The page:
ColdMUD is a type of MUD server software, similar in many ways to MOO and CoolMUD, from which it is descended. It is a text-based online virtual reality system to which multiple users are connected at the same time. Created by Greg Hudson, it has many similarities to both MOO and CoolMUD. However, there are many important differences from MOO in its embedded, domain-specific programming language, ColdC, and in its implementation of persistence and network services:
- Like CoolMUD, but unlike MOO, ColdMUD's object database is fully disk-based. Whereas MOO's implementation of persistence is based on periodic "checkpoints" during which the complete state of the server's object memory is written to disk, CoolMUD keeps the majority of the object database on disk and keeps a cache of the most frequently used objects in memory, a strategy known as incremental persistence. The ColdMUD implementation of the disk-based object memory is based on Marcus Ranum's work from UnterMUD.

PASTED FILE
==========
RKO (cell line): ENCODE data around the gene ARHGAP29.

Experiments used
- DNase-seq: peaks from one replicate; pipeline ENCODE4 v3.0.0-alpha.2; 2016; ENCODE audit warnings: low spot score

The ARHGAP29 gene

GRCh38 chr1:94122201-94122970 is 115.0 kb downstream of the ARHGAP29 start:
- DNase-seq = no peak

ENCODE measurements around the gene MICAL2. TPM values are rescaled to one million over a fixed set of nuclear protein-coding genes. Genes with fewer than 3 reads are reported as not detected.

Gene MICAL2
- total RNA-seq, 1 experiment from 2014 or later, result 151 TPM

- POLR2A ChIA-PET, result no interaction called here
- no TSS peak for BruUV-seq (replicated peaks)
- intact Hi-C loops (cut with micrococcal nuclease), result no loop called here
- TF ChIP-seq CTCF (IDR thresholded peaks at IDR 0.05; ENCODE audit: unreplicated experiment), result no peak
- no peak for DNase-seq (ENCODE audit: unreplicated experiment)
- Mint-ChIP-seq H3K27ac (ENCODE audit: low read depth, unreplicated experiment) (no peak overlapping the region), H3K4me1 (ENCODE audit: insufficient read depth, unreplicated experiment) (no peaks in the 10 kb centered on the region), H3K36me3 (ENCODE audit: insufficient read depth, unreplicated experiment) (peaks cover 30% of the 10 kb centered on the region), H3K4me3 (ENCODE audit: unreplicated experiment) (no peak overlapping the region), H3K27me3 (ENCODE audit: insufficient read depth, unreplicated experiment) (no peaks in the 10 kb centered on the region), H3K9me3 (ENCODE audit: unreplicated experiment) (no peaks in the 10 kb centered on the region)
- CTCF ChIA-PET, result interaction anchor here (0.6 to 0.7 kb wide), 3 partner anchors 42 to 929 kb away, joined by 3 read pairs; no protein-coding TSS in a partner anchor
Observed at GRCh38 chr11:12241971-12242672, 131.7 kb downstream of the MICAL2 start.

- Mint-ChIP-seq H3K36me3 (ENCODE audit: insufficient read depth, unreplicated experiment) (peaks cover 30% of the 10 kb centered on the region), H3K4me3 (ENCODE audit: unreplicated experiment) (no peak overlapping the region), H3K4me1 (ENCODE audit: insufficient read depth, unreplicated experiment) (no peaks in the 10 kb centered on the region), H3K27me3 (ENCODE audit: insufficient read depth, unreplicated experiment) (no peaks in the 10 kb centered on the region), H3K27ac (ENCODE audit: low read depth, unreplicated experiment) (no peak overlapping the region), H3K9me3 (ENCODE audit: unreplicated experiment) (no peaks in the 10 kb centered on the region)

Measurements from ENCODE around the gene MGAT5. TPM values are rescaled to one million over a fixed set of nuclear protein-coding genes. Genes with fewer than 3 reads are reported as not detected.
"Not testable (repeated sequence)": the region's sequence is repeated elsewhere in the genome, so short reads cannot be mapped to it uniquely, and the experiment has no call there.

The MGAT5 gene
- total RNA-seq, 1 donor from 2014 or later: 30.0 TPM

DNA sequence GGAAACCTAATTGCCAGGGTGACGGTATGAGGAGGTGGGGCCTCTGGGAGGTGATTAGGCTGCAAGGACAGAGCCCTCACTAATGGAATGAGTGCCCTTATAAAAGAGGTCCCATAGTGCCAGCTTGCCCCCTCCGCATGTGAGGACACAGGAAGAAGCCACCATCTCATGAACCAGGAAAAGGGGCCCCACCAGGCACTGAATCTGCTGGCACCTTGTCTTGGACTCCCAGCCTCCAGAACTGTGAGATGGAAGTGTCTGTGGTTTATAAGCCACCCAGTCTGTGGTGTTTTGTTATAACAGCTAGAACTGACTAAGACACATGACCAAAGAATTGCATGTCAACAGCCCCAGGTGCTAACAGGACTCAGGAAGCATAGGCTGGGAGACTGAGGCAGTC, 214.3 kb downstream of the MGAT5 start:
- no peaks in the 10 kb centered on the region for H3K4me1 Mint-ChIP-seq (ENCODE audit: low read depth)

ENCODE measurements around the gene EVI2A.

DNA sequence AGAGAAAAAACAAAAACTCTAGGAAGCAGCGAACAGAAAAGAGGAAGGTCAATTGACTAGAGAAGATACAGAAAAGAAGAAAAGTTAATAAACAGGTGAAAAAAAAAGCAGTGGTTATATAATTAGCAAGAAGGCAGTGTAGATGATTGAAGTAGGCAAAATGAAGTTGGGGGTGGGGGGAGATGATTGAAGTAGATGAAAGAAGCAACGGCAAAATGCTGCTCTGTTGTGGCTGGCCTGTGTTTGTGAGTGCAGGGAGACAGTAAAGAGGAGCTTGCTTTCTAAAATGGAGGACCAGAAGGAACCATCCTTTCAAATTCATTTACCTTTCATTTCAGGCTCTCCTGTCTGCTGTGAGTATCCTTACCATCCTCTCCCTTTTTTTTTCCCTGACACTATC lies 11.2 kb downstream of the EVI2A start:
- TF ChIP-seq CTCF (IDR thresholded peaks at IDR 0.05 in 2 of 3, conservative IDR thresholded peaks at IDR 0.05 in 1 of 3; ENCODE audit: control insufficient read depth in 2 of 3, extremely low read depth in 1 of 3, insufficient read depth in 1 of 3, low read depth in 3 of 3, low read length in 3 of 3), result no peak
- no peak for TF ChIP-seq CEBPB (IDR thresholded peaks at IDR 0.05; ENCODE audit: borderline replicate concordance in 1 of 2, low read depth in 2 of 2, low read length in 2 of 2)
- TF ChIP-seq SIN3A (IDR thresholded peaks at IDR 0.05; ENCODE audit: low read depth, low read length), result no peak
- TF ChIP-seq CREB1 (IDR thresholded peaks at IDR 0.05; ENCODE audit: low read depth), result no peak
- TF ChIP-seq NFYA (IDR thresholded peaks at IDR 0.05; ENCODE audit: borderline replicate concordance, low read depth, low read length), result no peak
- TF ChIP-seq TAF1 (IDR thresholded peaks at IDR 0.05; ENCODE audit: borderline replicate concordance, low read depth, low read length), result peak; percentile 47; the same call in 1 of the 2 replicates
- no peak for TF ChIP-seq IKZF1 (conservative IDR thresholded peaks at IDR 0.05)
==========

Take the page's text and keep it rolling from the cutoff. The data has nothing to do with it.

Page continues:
- Unlike MOO, the embedded programming language (ColdC) can be used without using the runtime as a MUD (that is, network accessible) daemon.
Versions through 0.11.0 were written by Greg Hudson and released between 1993 and 1994. Version 0.10 was Hudson's last official release, and the last fully documented ColdMUD server. Colin McCormack assisted in the release of version 0.11.0, which eventually stabilized as 0.11.4.
Subsequently, Jordan Baker added some basic task scheduling primitives, and along with other modifications, this became an unofficial 0.12 version.
At this point Brandon Gillespie forked ColdMUD and it became known as "Genesis". Over the next few years, an active community of contributors made many bug fixes and improvements, but significantly changed the operation of many built-in functions and datatypes. Genesis came to be used by several online communities and games, especially a very large commercial MUD, "The Eternal City".
- Bartle, Richard (2003). Link. New Riders. pp. 11. ISBN 0-13-101816-7. "MOO had two important offspring: Pavel Curtis' LambdaMOO (which was to become a favorite of journalists, academics, and social misfits) and, via CoolMUD, ColdMUD (an attempt to create a software-engineering quality virtual world authoring system)."
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